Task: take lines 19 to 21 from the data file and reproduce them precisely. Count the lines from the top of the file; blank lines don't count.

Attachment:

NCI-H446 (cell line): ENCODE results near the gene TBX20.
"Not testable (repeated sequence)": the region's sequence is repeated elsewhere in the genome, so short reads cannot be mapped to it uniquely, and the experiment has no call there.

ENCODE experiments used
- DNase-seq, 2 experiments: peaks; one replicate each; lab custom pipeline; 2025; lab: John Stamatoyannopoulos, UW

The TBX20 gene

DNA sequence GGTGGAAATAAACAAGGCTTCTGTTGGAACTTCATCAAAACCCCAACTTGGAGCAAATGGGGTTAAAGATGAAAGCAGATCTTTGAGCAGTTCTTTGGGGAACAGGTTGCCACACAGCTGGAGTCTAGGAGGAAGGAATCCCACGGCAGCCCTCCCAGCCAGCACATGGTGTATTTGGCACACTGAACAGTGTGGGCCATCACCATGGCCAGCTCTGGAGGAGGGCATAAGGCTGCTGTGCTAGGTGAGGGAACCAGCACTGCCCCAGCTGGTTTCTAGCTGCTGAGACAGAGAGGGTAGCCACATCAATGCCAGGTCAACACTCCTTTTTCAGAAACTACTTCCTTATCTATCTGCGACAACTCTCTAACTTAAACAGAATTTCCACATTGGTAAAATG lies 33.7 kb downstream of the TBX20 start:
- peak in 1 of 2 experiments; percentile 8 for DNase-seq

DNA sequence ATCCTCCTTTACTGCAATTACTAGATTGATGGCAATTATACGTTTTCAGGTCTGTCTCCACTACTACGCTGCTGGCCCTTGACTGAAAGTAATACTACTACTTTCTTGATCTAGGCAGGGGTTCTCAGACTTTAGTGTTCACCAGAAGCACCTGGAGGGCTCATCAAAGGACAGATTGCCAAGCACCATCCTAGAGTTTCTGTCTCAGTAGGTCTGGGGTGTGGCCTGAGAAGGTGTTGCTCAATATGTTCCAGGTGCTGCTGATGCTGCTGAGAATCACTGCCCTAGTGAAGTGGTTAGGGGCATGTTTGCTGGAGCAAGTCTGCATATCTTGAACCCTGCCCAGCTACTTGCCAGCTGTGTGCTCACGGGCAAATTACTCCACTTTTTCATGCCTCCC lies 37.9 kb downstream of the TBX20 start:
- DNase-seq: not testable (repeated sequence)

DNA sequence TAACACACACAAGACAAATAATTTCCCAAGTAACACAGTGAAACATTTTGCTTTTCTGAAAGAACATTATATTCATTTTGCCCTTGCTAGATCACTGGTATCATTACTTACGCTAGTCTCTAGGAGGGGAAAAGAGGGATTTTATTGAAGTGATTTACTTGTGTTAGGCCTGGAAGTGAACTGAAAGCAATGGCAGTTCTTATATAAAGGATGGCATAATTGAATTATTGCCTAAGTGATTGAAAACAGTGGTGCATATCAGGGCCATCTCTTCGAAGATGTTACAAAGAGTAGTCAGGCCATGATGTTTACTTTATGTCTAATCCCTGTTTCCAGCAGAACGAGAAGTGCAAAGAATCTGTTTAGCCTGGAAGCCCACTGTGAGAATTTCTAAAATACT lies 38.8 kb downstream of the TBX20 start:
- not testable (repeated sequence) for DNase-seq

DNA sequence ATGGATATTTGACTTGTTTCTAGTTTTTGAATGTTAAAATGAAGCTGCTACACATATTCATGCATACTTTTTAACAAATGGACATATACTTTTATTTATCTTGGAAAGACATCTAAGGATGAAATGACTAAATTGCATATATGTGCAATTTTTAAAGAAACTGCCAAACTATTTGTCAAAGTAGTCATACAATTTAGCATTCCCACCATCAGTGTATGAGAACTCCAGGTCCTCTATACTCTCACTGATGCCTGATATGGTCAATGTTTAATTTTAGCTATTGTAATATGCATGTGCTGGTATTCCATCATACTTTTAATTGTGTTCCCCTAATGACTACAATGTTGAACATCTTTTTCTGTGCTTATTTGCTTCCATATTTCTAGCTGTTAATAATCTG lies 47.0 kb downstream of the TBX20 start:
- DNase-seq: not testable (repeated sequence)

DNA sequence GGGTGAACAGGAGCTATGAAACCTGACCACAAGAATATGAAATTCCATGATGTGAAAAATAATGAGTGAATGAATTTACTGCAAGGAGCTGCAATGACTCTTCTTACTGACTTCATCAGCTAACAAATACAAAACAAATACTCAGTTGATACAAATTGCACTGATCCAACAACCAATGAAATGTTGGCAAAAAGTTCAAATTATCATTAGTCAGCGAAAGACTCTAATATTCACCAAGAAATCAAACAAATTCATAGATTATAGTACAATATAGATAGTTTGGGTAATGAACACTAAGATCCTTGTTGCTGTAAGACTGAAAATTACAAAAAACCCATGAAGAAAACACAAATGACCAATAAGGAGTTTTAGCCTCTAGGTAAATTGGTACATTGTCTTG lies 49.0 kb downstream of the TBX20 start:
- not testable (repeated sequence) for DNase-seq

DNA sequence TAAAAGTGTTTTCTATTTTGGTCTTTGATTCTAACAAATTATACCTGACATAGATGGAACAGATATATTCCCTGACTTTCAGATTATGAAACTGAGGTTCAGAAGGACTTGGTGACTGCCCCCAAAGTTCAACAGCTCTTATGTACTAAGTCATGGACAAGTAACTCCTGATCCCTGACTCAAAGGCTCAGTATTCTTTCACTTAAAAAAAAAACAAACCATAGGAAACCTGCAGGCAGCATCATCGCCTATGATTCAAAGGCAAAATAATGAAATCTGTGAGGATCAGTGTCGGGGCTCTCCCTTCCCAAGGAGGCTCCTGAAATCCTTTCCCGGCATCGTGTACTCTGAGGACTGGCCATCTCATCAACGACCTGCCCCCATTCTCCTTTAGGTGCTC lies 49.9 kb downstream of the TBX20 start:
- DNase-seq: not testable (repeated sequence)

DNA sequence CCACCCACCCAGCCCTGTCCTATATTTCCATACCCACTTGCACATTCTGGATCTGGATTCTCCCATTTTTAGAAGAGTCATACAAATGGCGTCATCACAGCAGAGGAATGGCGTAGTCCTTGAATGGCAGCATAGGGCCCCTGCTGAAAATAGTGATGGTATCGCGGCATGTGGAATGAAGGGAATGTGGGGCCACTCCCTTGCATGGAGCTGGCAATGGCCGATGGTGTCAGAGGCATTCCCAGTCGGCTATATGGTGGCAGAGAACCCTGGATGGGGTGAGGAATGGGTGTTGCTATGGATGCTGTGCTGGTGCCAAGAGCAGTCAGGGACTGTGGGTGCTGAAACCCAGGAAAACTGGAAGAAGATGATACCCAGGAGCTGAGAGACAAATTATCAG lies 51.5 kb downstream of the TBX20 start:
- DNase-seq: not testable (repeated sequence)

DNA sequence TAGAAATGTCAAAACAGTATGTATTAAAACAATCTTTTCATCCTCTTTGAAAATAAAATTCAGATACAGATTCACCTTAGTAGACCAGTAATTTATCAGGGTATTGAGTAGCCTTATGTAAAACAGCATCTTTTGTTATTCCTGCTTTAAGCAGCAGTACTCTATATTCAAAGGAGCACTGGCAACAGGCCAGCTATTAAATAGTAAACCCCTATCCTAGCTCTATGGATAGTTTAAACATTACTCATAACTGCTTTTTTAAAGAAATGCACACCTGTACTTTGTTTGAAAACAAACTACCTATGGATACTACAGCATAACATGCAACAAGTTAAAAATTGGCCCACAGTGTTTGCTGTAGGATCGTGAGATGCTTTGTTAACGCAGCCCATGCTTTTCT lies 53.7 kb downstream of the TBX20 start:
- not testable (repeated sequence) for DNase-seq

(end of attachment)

- DNase-seq: not testable (repeated sequence)

DNA sequence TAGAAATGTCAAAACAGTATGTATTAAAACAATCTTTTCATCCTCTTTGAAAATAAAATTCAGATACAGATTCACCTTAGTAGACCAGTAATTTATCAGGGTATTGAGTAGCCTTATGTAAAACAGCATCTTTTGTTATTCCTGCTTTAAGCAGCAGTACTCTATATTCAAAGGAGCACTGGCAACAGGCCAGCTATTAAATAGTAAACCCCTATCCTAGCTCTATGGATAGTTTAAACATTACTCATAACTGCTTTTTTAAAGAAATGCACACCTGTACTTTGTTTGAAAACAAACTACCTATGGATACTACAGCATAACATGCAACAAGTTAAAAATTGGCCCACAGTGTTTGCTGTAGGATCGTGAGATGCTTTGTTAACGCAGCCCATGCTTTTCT lies 53.7 kb downstream of the TBX20 start:
- not testable (repeated sequence) for DNase-seq